The Death Of God Movement And The Holocaust: Radical Theology Encounters The Shoah

Hardcover | June 1, 1999

EditorStephen R. Haynes, John K. Roth

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The "Death of God" theologians represented one of the most influential religious movements that emerged of the 1960s, a decade in which the discipline of theology underwent revolutionary change. Although they were from different traditions, utilized varied methods of analysis, and focused on culture in distinctive ways, the four religious thinkers who sparked radical theology--Thomas Altizer, William Hamilton, Richard Rubenstein, and Paul Van Buren--all considered the Holocaust as one of the main challenges to the Christian faith. Thirty years later, a symposium organized by the American Academy of Religion revisited the "Death of God" movement by asking these four radical theologians to reflect on how awareness of the Holocaust affected their thinking, not only in the 1960s but also in the 1990s. This edited volume brings together their essays, along with responses by other noted scholars who offer critical commentary on the movement's impact, legacy, and relationship to the Holocaust.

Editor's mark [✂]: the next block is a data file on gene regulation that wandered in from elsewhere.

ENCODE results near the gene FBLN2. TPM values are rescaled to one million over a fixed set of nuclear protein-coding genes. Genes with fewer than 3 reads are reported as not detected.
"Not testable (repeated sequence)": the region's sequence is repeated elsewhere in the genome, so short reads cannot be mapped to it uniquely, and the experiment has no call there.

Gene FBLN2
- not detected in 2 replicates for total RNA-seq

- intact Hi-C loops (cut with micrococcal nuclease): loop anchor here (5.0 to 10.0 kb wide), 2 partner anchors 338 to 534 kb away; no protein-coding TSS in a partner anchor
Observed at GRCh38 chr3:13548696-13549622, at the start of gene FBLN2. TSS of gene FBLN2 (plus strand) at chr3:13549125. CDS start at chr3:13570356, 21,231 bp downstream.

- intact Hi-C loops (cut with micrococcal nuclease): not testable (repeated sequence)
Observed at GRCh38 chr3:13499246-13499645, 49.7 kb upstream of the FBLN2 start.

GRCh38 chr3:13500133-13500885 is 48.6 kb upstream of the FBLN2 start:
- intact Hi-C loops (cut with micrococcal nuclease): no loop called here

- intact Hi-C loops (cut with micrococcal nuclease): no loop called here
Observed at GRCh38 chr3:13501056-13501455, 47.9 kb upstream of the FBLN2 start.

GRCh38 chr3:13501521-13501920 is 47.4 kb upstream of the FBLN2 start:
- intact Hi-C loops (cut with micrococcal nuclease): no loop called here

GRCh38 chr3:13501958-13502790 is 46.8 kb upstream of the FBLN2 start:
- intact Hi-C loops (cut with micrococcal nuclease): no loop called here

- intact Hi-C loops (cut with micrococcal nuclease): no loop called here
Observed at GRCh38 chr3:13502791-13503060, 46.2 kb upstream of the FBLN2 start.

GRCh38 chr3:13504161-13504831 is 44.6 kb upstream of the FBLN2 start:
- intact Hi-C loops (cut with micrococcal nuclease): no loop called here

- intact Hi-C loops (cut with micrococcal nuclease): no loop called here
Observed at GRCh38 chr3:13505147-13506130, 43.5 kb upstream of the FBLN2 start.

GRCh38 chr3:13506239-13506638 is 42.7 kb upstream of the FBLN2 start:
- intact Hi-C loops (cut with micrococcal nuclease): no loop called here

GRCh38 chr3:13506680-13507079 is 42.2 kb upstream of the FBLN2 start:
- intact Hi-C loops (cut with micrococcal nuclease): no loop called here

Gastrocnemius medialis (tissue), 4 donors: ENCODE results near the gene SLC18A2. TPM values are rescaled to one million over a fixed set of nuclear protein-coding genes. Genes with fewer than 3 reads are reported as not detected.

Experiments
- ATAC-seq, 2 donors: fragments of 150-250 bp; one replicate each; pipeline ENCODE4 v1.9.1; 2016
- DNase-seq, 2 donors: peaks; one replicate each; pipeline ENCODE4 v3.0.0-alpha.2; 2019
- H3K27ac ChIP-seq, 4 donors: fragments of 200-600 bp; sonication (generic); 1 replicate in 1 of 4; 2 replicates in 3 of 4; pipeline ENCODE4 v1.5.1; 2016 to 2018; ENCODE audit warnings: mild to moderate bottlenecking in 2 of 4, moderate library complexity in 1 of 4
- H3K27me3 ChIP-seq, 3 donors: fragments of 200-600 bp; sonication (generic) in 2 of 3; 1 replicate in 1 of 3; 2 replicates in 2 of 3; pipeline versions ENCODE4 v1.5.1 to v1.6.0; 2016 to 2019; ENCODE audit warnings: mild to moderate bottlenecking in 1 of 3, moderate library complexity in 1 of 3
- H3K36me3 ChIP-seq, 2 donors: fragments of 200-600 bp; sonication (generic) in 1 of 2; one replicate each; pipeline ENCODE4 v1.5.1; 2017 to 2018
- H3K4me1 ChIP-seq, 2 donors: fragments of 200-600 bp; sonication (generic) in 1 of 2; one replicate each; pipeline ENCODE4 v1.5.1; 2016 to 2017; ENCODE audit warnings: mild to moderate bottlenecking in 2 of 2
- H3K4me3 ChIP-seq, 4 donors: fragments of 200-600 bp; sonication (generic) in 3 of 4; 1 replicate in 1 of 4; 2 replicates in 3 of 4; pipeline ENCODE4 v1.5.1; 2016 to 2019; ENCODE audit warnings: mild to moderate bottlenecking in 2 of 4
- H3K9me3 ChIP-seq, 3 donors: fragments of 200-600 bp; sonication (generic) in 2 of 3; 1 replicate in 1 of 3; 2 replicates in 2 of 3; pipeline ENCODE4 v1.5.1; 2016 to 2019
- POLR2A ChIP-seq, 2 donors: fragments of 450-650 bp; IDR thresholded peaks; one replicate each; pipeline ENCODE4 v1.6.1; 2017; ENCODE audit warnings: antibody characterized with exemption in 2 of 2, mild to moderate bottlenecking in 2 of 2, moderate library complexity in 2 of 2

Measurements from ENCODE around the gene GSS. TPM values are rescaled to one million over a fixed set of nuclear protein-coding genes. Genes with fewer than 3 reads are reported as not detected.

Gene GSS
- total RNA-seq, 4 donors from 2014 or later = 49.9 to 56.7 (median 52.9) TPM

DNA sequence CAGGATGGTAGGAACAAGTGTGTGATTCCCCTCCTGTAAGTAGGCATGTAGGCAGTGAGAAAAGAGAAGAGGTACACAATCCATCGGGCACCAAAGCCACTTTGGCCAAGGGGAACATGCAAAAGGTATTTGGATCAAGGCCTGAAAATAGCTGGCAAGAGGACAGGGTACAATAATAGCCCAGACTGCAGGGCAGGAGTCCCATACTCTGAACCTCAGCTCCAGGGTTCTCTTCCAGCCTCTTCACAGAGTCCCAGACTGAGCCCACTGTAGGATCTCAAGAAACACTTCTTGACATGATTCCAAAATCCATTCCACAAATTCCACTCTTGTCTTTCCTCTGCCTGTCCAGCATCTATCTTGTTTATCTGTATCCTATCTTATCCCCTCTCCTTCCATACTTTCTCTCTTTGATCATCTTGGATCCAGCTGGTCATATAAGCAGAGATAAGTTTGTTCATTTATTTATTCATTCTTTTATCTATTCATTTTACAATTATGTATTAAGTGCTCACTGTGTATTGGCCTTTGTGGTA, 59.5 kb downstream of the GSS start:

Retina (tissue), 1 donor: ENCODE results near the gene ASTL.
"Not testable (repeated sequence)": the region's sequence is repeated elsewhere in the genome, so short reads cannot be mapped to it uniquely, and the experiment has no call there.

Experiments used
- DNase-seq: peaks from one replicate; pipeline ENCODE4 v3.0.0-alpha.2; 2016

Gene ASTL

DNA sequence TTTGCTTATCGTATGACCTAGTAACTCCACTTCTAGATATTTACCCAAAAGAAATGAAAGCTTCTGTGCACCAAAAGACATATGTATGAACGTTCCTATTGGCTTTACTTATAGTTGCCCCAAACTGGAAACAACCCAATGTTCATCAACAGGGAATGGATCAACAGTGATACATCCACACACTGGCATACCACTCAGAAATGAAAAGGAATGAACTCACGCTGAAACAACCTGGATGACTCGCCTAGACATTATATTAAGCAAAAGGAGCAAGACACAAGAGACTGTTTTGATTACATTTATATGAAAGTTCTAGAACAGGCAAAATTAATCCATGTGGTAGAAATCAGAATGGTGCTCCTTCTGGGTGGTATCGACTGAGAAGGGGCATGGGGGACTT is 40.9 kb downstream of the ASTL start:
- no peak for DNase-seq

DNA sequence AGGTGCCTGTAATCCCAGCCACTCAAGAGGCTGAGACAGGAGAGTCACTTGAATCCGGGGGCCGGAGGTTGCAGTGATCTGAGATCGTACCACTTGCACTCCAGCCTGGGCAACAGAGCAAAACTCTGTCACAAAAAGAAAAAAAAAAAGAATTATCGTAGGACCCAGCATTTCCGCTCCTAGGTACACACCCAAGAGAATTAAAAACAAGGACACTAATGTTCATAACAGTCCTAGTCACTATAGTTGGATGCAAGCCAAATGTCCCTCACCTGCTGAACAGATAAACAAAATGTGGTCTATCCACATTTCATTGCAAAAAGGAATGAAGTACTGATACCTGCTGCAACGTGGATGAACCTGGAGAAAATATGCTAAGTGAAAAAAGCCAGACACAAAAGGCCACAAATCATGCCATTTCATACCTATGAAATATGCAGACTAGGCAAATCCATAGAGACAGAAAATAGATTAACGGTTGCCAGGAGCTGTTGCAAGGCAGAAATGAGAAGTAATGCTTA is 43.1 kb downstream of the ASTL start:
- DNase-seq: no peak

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The "Death of God" theologians represented one of the most influential religious movements that emerged of the 1960s, a decade in which the discipline of theology underwent revolutionary change. Although they were from different traditions, utilized varied methods of analysis, and focused on culture in distinctive ways, the four religi...

Format:HardcoverDimensions:176 pages, 9.58 × 6.4 × 0.72 inPublished:June 1, 1999Publisher:Greenwood PressLanguage:English

The following ISBNs are associated with this title:

ISBN - 10:0313303657

ISBN - 13:9780313303654

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?Comprising twelve chapters, each written by a respected scholar in the field of theological studies and the Holocaust, the book surveys the subject from every possible angle....Crisply written and sensitively organized, the book is a useful introduction to the subject and a virtual primer on current themes in academic theology.??Jewish Book Council